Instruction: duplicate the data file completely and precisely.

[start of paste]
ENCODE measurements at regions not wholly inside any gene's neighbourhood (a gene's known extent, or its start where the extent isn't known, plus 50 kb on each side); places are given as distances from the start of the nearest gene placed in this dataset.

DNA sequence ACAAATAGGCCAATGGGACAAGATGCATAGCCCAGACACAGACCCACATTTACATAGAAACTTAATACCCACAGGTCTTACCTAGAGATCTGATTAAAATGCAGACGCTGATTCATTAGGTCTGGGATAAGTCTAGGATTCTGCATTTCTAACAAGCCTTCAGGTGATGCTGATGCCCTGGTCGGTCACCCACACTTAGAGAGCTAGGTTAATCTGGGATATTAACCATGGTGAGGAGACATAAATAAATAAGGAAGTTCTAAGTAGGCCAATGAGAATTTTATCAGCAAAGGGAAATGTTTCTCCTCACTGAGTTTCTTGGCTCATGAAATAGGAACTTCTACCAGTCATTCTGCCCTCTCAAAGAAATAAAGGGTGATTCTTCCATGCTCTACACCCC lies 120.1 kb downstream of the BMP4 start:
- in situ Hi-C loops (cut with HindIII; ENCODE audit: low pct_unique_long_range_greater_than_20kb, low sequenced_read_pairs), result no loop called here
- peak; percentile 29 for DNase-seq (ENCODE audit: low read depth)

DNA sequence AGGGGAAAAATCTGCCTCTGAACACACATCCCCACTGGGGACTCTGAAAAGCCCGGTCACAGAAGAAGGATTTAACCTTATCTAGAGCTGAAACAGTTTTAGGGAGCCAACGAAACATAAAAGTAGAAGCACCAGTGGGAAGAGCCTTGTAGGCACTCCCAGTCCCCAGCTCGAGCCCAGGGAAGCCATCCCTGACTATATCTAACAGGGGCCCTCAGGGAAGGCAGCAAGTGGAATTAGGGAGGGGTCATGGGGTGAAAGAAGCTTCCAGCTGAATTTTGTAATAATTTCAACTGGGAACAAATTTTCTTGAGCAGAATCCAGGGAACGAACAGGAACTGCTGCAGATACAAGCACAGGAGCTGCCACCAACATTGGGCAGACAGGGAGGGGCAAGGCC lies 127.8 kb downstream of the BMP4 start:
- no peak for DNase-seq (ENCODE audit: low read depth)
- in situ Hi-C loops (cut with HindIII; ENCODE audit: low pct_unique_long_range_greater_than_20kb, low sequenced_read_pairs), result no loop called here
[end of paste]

ENCODE measurements at regions not wholly inside any gene's neighbourhood (a gene's known extent, or its start where the extent isn't known, plus 50 kb on each side); places are given as distances from the start of the nearest gene placed in this dataset.

DNA sequence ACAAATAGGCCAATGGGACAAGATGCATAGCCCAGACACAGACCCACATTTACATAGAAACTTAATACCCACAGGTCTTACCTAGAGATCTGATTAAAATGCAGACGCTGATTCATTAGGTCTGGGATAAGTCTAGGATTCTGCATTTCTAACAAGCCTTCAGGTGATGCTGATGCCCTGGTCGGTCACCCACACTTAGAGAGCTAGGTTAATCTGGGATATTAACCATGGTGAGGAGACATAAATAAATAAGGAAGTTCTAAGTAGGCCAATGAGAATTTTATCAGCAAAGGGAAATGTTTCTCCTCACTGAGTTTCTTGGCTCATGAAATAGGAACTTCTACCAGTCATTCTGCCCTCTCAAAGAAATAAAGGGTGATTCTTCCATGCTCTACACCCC lies 120.1 kb downstream of the BMP4 start:
- in situ Hi-C loops (cut with HindIII; ENCODE audit: low pct_unique_long_range_greater_than_20kb, low sequenced_read_pairs), result no loop called here
- peak; percentile 29 for DNase-seq (ENCODE audit: low read depth)

DNA sequence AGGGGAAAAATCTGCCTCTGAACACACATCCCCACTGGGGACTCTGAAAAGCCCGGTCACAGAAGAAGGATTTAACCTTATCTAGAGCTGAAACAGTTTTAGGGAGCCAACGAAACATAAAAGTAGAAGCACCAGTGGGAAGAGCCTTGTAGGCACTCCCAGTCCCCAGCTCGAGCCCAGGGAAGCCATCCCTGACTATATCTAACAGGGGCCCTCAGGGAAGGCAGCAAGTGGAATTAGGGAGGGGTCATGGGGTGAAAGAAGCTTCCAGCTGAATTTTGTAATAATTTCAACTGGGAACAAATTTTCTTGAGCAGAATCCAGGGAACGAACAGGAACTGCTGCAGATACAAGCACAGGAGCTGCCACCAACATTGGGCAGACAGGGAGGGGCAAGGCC lies 127.8 kb downstream of the BMP4 start:
- no peak for DNase-seq (ENCODE audit: low read depth)
- in situ Hi-C loops (cut with HindIII; ENCODE audit: low pct_unique_long_range_greater_than_20kb, low sequenced_read_pairs), result no loop called here